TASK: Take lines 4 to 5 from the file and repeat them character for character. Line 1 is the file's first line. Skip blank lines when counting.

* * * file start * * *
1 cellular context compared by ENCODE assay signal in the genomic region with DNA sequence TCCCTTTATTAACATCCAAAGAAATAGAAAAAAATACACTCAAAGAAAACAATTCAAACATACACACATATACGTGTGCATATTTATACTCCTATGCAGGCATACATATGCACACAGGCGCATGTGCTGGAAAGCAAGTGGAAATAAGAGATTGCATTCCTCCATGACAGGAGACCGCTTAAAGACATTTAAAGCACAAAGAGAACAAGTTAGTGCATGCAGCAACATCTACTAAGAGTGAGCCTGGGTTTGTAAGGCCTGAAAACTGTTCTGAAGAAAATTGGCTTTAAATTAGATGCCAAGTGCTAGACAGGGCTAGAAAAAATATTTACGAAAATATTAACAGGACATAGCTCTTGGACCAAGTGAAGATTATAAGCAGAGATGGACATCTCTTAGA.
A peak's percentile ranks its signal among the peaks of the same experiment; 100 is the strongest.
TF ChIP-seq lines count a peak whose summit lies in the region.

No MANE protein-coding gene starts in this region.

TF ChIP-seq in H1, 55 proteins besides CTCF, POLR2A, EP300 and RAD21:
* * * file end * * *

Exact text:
No MANE protein-coding gene starts in this region.

TF ChIP-seq in H1, 55 proteins besides CTCF, POLR2A, EP300 and RAD21: